Golden Torch

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The Golden Torch
The Torch
The Golden Torch Tunstall.jpg
A commemorative plaque placed at the venue's former site.
Location Tunstall, Stoke-on-Trent, England
Owner Christopher Burton
Type Nightclub, music venue
Genre(s) Northern soul, live music
Opened 1964
Closed 1972

The Golden Torch, more commonly known as The Torch, was a mod nightclub in Tunstall, Stoke-on-Trent, England. Located on Hose Street, behind the Sneyd Arms Hotel on Tower Square, the club was opened on 30 January 1965 by headliners Billy J. Kramer and the Dakotas. Acts such as the Kinks and Wayne Fontana followed. Peter Stringfellow was amongst the many DJs to have had a residency there.[1]

History[edit]

The building started as a church, before becoming a roller skating rink, and in the 1940s, the Little Regent Cinema. It featured marble pillars and the compulsory balcony over looking the dance floor. Whilst retaining the original features the cinema was converted into a mod club by Christopher Burton, a contemporary of Ivor Abadi (founder of the Twisted Wheel club), and Russ Winstanley of Wigan Casino.[2] In 1967, after a performance by visiting soul music artists Inez and Charlie Foxx, the Golden Torch became a major soul venue with a similar clientele to Manchester's Twisted Wheel.

After the closure of the Twisted Wheel in 1971, Chris Burton took up Keith Minshull's suggestion Saturday northern soul all-nighters at the Torch, holding its first on 11 March 1972.[3] The Torch's all-nighters proved a massive success, running from 8pm Saturday to 8am Sunday. Although the building was only designed to hold 500, a record 1300 people attended an all-nighter in 1973.[4] Artists who performed live included the Drifters, the Stylistics, Oscar Toney Jr, the Chi-Lites and Edwin Starr.[5]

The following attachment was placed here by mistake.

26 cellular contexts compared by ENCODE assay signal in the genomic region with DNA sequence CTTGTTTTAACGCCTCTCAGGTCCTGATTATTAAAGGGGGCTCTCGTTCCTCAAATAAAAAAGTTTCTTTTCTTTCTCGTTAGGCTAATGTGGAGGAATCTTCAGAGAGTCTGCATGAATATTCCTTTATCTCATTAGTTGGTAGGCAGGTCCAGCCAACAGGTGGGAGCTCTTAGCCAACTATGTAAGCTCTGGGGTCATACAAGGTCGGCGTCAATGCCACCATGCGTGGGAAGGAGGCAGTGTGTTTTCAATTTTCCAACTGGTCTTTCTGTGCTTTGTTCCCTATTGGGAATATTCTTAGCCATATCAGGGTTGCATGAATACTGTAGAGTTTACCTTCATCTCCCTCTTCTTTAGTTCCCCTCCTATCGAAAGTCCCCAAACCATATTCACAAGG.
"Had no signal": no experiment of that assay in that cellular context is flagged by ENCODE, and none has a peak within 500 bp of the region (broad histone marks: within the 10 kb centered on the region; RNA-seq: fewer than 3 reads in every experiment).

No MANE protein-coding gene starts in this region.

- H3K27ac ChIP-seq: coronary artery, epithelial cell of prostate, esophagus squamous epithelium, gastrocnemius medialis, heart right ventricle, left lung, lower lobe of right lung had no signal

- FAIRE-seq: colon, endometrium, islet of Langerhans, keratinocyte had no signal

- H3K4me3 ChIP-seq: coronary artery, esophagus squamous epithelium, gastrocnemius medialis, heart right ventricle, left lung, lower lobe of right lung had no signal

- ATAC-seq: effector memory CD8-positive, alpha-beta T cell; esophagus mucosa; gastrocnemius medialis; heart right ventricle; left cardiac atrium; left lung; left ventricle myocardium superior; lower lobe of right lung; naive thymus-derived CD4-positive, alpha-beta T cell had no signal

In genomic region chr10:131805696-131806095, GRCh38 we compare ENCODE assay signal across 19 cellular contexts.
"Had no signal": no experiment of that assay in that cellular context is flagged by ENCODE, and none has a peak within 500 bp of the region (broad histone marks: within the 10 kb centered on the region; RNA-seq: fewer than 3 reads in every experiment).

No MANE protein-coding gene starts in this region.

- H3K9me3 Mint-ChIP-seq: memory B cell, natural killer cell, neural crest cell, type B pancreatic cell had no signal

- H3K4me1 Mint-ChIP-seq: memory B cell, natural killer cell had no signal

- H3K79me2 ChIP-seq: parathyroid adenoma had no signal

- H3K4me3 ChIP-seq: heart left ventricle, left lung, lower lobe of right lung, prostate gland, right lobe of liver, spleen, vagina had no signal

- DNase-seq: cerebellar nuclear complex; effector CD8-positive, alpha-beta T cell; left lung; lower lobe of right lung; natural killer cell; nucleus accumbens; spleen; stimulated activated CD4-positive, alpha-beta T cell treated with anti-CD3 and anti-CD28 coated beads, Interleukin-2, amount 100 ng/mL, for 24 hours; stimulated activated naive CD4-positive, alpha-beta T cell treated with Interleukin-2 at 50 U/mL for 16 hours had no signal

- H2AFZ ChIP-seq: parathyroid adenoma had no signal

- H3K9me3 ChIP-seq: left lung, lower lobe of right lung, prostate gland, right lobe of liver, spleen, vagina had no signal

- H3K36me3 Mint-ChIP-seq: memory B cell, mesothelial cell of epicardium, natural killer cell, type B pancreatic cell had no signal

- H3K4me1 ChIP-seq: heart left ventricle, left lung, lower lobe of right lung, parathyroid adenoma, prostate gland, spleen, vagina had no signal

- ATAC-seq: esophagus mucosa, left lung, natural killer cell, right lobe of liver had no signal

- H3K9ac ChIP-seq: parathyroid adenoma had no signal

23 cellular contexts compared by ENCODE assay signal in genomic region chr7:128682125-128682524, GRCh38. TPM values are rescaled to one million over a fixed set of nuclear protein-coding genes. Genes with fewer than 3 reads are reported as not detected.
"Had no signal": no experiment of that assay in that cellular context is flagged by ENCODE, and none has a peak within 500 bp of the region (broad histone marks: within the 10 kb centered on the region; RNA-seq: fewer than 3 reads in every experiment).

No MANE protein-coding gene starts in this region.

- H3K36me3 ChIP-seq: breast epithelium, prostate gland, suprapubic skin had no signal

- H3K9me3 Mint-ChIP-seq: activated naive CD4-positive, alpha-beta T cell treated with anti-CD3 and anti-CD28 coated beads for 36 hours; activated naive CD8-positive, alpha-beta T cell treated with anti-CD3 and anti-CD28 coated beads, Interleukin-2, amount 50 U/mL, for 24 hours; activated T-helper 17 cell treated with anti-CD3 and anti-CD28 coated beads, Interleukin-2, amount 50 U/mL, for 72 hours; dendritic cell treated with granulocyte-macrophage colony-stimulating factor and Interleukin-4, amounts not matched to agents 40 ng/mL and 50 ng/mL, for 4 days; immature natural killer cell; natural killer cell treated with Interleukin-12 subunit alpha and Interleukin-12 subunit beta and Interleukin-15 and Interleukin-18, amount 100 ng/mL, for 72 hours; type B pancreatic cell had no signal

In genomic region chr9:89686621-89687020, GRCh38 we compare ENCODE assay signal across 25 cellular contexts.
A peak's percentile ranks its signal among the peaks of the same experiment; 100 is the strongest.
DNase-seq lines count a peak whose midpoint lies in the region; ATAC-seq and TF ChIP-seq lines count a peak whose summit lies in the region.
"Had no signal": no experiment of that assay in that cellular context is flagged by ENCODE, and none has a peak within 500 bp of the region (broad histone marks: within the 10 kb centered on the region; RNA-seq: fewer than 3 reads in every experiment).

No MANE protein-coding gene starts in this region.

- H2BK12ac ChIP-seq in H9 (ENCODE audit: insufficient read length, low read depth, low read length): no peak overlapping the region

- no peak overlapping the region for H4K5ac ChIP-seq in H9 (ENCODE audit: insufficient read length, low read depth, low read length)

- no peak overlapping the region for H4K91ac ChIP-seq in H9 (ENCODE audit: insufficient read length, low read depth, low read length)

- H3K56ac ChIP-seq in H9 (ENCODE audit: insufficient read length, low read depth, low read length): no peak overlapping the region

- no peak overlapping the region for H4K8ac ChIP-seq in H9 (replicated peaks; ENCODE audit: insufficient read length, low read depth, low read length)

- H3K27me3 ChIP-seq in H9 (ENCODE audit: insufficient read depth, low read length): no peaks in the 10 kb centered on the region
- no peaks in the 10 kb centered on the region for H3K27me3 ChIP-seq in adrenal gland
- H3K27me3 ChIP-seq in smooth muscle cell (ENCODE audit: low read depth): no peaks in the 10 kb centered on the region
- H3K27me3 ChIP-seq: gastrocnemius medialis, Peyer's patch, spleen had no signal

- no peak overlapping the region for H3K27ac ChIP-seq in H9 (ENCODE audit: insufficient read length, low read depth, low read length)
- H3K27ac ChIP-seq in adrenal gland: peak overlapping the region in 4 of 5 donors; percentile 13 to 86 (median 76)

However, it became a victim of its own success, with regular police presences, drug taking and over crowding. When the club came to renew its licence on 16 March 1973 Stoke-on-Trent council refused the renewal, without a licence the club simply faded away. The building has since burnt down in a fire, but (following a public appeal led by former club barman and part-time DJ the late John O'Brien and friend Steve Hoskins[6]) a plaque now commemorates the club on Hose Street.[4] The closure paved the way for the Wigan Casino, which without any rivals became internationally famous as the UK's foremost Northern Soul club, until local council antipathy forced it too to close, in 1981.[7]

See also[edit]

References[edit]

  1. ^ "Hinckley Soul Club - The Golden Torch". Raresoul.org.uk. 1973-03-16. Retrieved 2015-06-03. 
  2. ^ "Wigan". Northernsoulmusic.co.uk. 1981-10-02. Retrieved 2015-06-03. 
  3. ^ [1] Archived November 29, 2011, at the Wayback Machine.
  4. ^ a b "Stoke & Staffordshire - Entertainment - Respect to The Torch". BBC.co.uk. Retrieved 2015-06-03. 
  5. ^ "The Golden Torch". Northernsoultrain.webspace.virginmedia.com. Retrieved 2015-06-03. 
  6. ^ "Stoke & Staffordshire - Entertainment - See: Photos of The Torch". BBC.co.uk. 2014-11-13. Retrieved 2015-06-03. 
  7. ^ Dave Shaw — Casino, ISBN 0-9536626-2-4, Bee Cool Publishing

External links[edit]

Coordinates: 53°03′32″N 2°12′41″W / 53.058967°N 2.211343°W / 53.058967; -2.211343